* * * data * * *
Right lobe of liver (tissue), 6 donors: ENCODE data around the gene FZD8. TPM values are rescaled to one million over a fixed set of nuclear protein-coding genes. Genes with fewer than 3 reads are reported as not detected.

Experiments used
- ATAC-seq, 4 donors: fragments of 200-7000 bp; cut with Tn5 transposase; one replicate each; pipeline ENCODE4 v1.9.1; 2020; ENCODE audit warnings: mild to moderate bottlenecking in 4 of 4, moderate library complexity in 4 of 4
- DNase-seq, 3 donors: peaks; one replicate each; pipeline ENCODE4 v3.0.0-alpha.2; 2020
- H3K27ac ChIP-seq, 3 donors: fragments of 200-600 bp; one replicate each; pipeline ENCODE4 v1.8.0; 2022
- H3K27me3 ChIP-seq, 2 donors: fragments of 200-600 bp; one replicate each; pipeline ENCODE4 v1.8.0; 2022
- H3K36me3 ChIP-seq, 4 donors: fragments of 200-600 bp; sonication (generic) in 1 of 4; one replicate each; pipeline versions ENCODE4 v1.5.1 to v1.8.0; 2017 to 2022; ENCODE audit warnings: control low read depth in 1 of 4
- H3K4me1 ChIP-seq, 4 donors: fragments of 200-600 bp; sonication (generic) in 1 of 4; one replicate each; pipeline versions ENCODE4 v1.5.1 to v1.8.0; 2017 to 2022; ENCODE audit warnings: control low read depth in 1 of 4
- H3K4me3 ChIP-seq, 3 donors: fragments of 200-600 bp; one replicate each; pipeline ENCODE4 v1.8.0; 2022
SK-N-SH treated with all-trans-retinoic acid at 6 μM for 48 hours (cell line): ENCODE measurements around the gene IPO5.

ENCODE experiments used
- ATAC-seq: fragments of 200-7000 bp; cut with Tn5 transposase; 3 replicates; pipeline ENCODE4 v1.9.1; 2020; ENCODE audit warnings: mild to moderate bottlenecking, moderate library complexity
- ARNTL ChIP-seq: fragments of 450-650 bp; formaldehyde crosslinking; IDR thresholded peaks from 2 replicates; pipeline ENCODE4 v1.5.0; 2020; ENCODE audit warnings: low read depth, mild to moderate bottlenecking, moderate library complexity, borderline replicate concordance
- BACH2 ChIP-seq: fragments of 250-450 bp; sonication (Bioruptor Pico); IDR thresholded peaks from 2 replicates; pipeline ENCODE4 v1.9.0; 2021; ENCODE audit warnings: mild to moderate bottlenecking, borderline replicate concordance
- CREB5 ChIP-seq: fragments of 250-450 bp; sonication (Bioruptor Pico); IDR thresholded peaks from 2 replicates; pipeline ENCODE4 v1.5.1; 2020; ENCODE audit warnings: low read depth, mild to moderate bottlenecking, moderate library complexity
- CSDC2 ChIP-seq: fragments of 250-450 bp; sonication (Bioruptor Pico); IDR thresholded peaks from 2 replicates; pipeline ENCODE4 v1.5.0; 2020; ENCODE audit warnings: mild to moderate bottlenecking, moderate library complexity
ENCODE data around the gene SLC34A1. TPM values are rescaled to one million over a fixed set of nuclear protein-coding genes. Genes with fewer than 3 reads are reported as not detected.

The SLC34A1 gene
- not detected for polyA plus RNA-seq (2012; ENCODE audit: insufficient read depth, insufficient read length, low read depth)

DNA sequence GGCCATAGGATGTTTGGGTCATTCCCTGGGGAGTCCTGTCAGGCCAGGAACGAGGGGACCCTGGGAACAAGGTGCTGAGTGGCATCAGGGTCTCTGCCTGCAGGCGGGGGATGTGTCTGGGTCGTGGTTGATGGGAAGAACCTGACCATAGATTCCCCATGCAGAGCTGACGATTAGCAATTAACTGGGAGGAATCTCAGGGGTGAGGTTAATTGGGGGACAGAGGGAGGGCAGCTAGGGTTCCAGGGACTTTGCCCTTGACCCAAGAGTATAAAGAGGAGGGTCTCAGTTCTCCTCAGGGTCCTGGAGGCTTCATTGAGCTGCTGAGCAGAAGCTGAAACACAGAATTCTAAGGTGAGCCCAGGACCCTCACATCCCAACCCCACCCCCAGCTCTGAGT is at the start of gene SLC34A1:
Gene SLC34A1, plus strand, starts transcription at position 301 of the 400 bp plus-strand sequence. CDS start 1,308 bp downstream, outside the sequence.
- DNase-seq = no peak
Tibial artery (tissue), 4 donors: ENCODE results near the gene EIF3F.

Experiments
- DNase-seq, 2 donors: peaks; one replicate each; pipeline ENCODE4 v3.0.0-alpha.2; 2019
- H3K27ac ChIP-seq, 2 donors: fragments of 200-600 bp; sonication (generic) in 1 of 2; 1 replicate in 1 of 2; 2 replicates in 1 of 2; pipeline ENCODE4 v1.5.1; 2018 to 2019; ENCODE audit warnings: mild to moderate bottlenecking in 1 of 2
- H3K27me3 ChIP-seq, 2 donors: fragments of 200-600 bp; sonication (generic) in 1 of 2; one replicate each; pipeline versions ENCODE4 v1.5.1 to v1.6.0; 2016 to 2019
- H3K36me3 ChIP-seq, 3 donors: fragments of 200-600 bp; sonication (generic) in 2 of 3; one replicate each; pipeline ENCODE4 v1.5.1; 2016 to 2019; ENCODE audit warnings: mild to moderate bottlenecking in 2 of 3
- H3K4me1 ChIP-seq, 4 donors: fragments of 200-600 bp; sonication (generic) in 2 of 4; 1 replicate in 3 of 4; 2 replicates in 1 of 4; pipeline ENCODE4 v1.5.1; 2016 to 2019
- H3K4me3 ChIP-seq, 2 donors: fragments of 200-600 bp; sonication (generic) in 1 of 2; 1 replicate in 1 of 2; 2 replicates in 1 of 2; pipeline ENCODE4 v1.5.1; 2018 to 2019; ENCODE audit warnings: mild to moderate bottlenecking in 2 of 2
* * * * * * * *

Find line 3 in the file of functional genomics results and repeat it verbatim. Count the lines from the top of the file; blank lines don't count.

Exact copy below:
- ATAC-seq, 4 donors: fragments of 200-7000 bp; cut with Tn5 transposase; one replicate each; pipeline ENCODE4 v1.9.1; 2020; ENCODE audit warnings: mild to moderate bottlenecking in 4 of 4, moderate library complexity in 4 of 4